Remembering Michigan’s LGBTQ past needs to take into account its queer expats.
Born here, these former Michiganders ended up elsewhere. Some fled to escape family rejection or local hostility or sexual boredom. Others moved away in pursuit of new kinship or some semblance of local tolerance or sexual opportunities. Some left early on in their lives. Others resettled in retirement.
Most who are familiar with the word expatriate probably associate it with the expatriate writers who sought refuge in Paris from Prohibition and nativist impulses in the U.S. during the 1920s. The famed American Expatriate scene had its own queer subtext in the celebrated salon of Gertrude Stein and Alice B. Toklas.
More recently, the Flint Expatriates blog, created and hosted by Gordon Young, has provided an outlet for those of us ex-Flintoids, queer and otherwise, who still feel an emotional tug for our hometown. Alas, Flint was a place where, for many a queer kid, the factors pushing them to leave outweighed the factors pulling them to stay.
As scholar Kath Weston points out in her classic essay “Get Thee to a Big City,” since World War II a notable number of LGBTQ people have sought the promised utopia of such queer magnet cities as New York and San Francisco.
Indeed, when Dorr Legg decided to leave Detroit after police, in 1949, arrested him and his boyfriend in a parked car, he researched different cities to find one he felt would be most hospitable. He chose Los Angeles, where he took part in a pioneering early interracial gay group called Knights of the Clock and helped to found the publication ONE.
Irma Wolf, originally from Mount Clemens, also ended up in Los Angeles, where she joined Dorr Legg in working with ONE magazine, serving as its editor in the 1950s.
Meanwhile, Sault Ste. Marie native and former Detroiter James Pascoe, better known by the stage name Jerri Daye, finished his career as a celebrated female impersonator in Las Vegas.
Novelist Henry Van Dyke was born in Allegan and attended the University of Michigan before leaving for the big city and an apartment on Riverside Drive in Manhattan. (Carl Van Vechten took a striking photograph of Van Dyke in 1962.)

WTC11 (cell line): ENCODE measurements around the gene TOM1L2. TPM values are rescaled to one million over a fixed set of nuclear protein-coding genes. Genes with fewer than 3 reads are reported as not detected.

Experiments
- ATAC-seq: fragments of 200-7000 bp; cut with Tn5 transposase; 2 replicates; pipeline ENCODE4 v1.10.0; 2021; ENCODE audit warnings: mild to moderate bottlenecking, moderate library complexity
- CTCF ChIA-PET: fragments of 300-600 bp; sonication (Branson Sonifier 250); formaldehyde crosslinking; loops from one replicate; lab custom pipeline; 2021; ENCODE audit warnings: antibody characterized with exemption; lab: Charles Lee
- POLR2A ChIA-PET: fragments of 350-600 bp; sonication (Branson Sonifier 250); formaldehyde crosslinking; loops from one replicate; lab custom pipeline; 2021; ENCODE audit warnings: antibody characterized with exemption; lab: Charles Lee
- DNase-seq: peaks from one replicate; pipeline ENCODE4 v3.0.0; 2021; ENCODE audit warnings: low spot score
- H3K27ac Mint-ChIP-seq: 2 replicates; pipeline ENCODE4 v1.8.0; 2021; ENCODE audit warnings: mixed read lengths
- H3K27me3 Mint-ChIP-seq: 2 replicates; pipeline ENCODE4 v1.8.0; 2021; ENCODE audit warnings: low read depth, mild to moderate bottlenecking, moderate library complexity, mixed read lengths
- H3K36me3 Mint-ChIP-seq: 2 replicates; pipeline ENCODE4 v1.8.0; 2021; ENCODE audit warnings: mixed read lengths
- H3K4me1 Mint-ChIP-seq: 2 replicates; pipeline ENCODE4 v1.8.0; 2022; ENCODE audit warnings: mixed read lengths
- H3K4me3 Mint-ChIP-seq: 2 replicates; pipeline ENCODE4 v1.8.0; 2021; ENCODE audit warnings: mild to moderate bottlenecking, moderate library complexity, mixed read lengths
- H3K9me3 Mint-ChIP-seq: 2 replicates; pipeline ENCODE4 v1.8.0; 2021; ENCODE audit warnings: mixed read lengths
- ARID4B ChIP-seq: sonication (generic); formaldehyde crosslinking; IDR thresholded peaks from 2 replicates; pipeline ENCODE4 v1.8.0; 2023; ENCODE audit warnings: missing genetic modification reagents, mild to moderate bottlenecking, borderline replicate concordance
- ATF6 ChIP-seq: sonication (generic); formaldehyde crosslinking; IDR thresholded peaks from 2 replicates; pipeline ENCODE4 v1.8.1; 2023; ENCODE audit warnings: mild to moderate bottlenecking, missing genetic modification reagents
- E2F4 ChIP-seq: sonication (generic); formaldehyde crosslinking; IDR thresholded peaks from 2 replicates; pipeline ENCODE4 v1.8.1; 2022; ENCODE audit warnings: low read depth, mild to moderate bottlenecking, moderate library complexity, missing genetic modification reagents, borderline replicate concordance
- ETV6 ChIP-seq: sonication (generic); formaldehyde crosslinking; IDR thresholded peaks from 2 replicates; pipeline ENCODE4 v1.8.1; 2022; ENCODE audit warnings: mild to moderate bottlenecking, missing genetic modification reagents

Heather MacAllister grew up in Dearborn, attended Eastern Michigan University, and worked for the Triangle Foundation before migrating, in the early 2000s, out west. There, she became involved in queer burlesque and fat activism. (Leonard Nimoy took a striking photograph of MacAllister in 2005.)
Queer migrations have long been a compelling part of Michigan LGBTQ history and the queer heritage of the United States. They demonstrate some of the choices people made in order to live queer lives.
Not all were motivated to leave for reasons of sexuality or gender. But like African Americans who moved north during the Great Migration or the millions of immigrants that have fueled the country’s population, they were on a quest to better their lot.
A notable number of queer expatriates maintained ties with friends and relatives back in Michigan. For LGBTQ people who were compelled to leave or drawn elsewhere to new possibilities, and for their LGBTQ friends who remained back home, cross-country connections created long-distance dialogs that influenced queer life and politics both there and here.
Such connections continue on today, of course, now facilitated with the help of social media.
At the height of the AIDS crisis in the 1980s and 1990s, hundreds of gay and bisexual men returned to Michigan to die under the care of loved ones. In too many instances, however, birth families rejected their queer relatives, leaving them to die in exile.
The newspaper Metro Gay News in 1977 published a feature on how former Michiganders Bob Stanton, Greg Turner, Amy Fournier were adjusting to life in San Francisco. Turner had been involved in the radio program Gayly Speaking on Detroit’s WDET. Somehow, despite his common name, I located him still living in San Francisco. I interviewed him there in 2005 about his life in Metro Detroit during the 1970s.
Of the 109 oral history interviews I conducted for my dissertation, thirty-nine were with individuals who no longer lived in Michigan. Four were done by telephone, thirty-five in person.
Before I finished my B.A. at the University of Michigan, I used my tax refunds for several years to visit New York and San Francisco, recording the life stories of people who once resided in Flint or Ann Arbor or Detroit. I also benefited from a grant from the Center for LGBTQ Studies while still an undergrad to fly to California and Florida to conduct more interviews.
In grad school, with some assistance from Yale’s Fund for Lesbian and Gay Studies, I purchased Amtrak rail passes to interview former Detroiters in Montana, Colorado, Illinois, Texas, and Louisiana. These in-person exchanges were far richer than those conducted over the phone and were affordable for me to do only by the old-fashioned train travel.
Stories of former Michiganders proved crucial to my project, since so many key people moved away. What they shared were time capsules of crystallized memories, memories often less affected by later developments and relationships than people I interviewed who lived here all along.
I could easily spend another week or two just in Florida doing additional interviews. So far, time and finances have kept me from making the trip.
If you peruse the growing gallery of people included on Michigan LGBTQ Remember, be mindful of those tagged as expats. Their stories provide a distinct lens to queer remembering.